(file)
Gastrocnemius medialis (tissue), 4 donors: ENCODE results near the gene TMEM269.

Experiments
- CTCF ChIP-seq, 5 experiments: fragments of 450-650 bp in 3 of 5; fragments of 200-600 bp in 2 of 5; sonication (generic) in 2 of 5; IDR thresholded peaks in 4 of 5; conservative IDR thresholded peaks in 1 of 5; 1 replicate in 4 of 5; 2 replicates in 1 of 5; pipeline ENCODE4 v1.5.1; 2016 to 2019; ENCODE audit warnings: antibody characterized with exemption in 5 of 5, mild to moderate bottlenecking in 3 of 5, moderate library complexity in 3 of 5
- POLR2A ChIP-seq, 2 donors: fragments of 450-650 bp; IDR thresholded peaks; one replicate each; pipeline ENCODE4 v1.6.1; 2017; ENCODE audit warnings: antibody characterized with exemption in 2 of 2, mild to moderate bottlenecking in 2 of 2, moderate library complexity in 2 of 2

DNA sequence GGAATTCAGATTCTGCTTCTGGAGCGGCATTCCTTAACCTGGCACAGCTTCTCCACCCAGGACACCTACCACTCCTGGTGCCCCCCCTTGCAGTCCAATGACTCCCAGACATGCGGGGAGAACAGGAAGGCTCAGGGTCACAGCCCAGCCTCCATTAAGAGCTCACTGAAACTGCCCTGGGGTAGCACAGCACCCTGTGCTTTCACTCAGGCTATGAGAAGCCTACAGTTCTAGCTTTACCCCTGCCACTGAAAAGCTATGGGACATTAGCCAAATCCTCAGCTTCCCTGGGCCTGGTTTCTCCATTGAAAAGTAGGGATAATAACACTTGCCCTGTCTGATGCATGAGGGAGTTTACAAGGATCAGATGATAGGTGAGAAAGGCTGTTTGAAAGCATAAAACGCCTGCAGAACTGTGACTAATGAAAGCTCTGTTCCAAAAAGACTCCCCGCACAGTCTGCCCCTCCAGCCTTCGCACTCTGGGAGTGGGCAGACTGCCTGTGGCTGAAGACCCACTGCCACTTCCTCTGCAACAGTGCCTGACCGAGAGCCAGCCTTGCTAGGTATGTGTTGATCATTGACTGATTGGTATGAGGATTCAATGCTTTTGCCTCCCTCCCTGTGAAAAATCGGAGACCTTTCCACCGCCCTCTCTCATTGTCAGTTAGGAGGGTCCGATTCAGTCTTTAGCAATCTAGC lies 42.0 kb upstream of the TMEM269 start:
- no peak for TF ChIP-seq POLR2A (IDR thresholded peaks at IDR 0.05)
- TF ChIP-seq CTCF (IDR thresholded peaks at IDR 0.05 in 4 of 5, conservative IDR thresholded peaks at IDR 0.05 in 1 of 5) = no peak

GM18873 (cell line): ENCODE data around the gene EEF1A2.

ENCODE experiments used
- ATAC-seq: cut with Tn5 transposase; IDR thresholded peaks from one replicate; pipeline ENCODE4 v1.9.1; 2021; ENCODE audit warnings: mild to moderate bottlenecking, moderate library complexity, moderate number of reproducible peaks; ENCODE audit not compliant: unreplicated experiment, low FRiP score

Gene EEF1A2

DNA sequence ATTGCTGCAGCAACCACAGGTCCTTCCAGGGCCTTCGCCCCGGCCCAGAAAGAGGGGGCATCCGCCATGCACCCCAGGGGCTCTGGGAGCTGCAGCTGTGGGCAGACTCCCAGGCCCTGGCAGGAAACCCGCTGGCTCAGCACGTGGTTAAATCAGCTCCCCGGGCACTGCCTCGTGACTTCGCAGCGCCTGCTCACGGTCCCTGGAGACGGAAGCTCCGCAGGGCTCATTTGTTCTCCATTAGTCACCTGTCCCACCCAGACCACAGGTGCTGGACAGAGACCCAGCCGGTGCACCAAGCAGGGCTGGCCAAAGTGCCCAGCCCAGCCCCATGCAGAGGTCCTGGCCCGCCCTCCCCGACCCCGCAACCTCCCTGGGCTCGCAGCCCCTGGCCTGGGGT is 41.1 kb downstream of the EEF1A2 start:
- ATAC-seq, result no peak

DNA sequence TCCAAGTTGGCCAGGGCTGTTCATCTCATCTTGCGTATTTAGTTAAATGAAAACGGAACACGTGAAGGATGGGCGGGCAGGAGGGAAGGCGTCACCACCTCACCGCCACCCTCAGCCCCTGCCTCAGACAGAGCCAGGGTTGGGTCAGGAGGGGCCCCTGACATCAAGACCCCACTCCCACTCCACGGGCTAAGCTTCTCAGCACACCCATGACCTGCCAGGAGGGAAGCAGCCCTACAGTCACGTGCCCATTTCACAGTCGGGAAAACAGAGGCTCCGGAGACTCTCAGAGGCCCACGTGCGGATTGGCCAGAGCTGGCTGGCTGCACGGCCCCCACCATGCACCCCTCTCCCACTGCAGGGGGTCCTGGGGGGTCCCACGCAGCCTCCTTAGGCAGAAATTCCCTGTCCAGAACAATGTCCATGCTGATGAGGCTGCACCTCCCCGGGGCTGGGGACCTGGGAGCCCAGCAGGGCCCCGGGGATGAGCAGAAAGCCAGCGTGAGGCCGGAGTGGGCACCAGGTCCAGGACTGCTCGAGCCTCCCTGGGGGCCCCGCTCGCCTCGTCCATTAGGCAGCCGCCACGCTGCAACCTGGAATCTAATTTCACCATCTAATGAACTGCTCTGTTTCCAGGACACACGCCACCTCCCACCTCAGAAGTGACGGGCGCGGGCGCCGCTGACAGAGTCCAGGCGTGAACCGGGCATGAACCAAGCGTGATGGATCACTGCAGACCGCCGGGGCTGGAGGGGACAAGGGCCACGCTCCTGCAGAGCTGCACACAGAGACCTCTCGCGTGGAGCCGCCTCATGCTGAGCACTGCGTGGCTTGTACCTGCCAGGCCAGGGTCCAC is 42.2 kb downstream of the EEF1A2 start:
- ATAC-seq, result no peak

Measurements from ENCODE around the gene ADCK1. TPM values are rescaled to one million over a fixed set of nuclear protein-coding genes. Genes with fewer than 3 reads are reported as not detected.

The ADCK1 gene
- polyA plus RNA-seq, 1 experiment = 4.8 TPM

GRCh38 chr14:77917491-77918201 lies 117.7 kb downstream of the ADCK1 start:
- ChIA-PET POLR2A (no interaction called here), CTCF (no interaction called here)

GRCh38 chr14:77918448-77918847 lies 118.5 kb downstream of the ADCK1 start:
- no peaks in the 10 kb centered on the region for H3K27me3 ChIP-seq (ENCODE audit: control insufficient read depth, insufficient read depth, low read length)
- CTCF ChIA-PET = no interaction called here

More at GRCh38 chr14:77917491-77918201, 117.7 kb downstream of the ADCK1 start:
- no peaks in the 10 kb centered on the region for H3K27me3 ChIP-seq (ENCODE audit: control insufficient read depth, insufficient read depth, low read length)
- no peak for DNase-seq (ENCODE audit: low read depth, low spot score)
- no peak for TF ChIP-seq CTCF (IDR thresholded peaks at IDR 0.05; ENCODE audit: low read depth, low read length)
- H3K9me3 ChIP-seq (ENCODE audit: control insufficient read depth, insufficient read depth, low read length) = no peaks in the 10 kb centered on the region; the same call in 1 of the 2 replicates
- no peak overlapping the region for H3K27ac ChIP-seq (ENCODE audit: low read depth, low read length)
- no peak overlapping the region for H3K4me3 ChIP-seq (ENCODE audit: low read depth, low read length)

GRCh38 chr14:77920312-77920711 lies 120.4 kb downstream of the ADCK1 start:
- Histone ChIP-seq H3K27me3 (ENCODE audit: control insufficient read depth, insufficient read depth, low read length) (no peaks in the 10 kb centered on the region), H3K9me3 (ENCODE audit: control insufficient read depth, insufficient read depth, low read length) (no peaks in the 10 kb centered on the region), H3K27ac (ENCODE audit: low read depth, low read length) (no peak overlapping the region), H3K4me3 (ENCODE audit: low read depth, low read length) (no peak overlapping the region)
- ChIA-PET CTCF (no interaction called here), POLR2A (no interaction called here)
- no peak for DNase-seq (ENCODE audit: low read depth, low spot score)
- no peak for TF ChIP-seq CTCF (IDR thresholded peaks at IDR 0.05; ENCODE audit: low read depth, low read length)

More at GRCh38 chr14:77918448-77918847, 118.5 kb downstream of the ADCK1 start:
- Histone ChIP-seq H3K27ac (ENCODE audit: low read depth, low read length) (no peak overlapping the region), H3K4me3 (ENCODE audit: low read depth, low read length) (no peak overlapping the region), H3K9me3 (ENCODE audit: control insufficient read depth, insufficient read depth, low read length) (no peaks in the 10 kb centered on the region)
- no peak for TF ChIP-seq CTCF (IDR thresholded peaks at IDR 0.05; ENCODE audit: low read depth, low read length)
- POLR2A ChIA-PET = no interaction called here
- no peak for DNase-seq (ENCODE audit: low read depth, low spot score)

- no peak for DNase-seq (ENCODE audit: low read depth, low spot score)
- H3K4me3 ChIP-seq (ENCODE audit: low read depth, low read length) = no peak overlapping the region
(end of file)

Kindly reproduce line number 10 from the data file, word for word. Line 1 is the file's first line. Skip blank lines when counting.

- ATAC-seq: cut with Tn5 transposase; IDR thresholded peaks from one replicate; pipeline ENCODE4 v1.9.1; 2021; ENCODE audit warnings: mild to moderate bottlenecking, moderate library complexity, moderate number of reproducible peaks; ENCODE audit not compliant: unreplicated experiment, low FRiP score